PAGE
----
|A 3-year prospective randomized controlled clinical trial of group care in type 1 diabetes
|Trento M, Passera P, Borgo E, Tomalino M, Bajardi M, Brescianini A, Tomelini M, Giuliano S, Cavallo F, Miselli V, Bondonio P, Porta M
This is a critical abstract of an economic evaluation that meets the criteria for inclusion on NHS EED. Each abstract contains a brief summary of the methods, the results and conclusions followed by a detailed critical assessment on the reliability of the study and the conclusions drawn.
The study examined group care for the continuing education of patients with Type 1 diabetes (T1DM) compared with standard one-to-one care. The effects on quality of life, knowledge of diabetes, health behaviours and metabolic control were examined.
Economic study type
The study population comprised patients with T1DM, with onset of diabetes before age 30 years, who had insulin treatment started within 1 year of diagnosis. The patients were under 70 years of age and had attended the study clinic for at least 1 year.
The setting was not specified. The economic study was carried out in Italy.
Dates to which data relate
The dates to which the data referred were not specified. The price year was also not specified.
Source of effectiveness data
The effectiveness data were derived from a single study.
Link between effectiveness and cost data
The costing was conducted on the same sample of patients as that used in the effectiveness analysis.
Power calculations were not conducted to determine the sample size. Sixty-two people with T1DM were randomly selected by random table numbers from the patient population treated at the study centre. Of these, 31 were assigned to group therapy and 31 to the control, also by randomisation using random numbers. No patient refused to participate.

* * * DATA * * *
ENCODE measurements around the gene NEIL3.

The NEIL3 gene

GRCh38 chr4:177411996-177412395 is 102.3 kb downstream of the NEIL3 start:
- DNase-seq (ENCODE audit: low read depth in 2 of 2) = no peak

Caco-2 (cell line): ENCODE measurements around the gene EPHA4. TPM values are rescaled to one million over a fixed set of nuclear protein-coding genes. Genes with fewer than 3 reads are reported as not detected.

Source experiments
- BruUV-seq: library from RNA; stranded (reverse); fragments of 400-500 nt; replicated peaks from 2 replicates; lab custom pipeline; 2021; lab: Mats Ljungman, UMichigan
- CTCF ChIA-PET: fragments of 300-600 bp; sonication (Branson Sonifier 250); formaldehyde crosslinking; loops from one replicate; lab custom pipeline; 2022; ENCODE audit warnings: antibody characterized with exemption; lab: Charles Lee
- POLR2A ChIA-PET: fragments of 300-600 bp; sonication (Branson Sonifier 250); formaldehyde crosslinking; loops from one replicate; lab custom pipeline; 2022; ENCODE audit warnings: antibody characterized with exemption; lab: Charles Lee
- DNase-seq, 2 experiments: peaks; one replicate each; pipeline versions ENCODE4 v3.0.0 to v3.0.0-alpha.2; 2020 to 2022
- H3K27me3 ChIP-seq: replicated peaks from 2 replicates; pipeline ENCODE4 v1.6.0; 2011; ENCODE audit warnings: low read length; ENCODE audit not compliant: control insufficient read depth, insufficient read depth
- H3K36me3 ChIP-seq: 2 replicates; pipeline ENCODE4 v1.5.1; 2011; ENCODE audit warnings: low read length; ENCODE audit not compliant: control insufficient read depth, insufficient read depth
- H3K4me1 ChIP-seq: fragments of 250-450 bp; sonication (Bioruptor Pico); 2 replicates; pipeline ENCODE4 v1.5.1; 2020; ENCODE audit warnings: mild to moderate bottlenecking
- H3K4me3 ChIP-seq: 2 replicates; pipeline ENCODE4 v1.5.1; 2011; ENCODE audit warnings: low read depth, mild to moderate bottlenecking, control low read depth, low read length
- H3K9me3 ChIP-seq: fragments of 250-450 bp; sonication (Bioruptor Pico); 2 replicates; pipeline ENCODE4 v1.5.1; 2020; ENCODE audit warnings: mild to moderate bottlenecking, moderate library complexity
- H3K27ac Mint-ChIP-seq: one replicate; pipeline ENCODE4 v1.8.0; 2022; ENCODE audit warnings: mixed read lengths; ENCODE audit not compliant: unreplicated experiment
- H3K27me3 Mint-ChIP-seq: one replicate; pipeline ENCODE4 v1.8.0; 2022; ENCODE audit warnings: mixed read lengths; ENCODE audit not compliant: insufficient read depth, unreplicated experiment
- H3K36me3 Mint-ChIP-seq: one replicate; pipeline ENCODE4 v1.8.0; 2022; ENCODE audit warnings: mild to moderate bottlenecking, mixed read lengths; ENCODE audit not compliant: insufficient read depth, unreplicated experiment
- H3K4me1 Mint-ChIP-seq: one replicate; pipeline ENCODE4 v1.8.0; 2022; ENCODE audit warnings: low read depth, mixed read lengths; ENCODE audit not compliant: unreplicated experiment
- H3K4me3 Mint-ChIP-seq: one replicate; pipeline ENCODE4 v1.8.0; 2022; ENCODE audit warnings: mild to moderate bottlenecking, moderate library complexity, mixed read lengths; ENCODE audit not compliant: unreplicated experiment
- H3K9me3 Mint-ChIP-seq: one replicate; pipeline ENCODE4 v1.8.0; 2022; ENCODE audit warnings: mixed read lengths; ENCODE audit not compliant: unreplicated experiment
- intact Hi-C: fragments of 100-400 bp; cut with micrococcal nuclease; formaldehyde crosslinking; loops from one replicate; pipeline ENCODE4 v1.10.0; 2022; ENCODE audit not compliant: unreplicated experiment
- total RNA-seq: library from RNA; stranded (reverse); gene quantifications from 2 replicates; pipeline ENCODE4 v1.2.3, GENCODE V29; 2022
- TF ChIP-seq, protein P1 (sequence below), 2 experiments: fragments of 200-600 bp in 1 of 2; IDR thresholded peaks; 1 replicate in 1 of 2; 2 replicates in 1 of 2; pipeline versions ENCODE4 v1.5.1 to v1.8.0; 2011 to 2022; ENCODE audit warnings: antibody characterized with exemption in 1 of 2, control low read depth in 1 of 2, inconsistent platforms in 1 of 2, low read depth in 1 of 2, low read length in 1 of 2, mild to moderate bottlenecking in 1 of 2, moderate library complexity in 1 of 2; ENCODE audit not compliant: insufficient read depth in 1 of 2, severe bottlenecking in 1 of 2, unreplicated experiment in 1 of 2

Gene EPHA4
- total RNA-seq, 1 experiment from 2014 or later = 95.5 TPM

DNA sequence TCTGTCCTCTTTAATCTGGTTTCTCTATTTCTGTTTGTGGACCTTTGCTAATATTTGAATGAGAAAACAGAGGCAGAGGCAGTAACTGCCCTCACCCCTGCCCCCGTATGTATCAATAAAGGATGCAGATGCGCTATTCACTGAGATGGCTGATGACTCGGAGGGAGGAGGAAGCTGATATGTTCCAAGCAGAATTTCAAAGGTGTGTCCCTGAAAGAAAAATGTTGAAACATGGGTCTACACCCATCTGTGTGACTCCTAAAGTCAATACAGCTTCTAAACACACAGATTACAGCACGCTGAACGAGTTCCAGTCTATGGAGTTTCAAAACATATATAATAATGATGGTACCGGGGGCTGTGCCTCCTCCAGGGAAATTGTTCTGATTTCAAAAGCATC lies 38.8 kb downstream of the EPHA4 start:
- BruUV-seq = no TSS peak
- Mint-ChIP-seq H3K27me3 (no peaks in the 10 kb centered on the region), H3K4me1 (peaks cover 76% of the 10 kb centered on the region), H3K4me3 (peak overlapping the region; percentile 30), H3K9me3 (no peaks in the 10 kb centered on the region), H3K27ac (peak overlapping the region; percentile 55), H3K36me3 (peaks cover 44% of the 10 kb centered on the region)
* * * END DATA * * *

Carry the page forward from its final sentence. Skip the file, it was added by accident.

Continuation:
This was a 3-year, prospective, randomised controlled trial that was conducted in a single centre. Four patients were lost to follow-up. One patient on group care and one in the control group moved to other cities because of work commitments, while two more in the control group declined to participate in the final visit and complete the questionnaires. There was no blinding other than that health operators were blinded to which patients in the general diabetes clinic served as controls. This could have helped to minimise performance bias.
Analysis of effectiveness
The analysis of the clinical study was conducted on the basis of treatment completers only. The main health outcomes were:
quality of life, assessed using the original version of the diabetes quality of life (DQoL) questionnaire;
knowledge of T1DM, assessed using a questionnaire produced by the Education Study Group of the Italian Society for Diabetes (GISED); and
health behaviours, assessed with a purpose-designed 30-item questionnaire for T1DM.
Secondary end points were:
body weight, fasting blood sugar, glycated haemoglobin (HbA1c), total and high-density lipoprotein cholesterol, triglycerides and the microalbuminurea/creatinine ratio, all assessed yearly in both groups; and
episodes of hypoglycaemia, assessed retrospectively from clinic case notes.
The baseline comparability of the study groups was discussed. The authors noted that, in spite of randomisation, control patients had different schooling levels and higher HbA1c levels at baseline. The results were adjusted for schooling on multivariate analysis, to account for possible selection bias resulting from differences in schooling at baseline.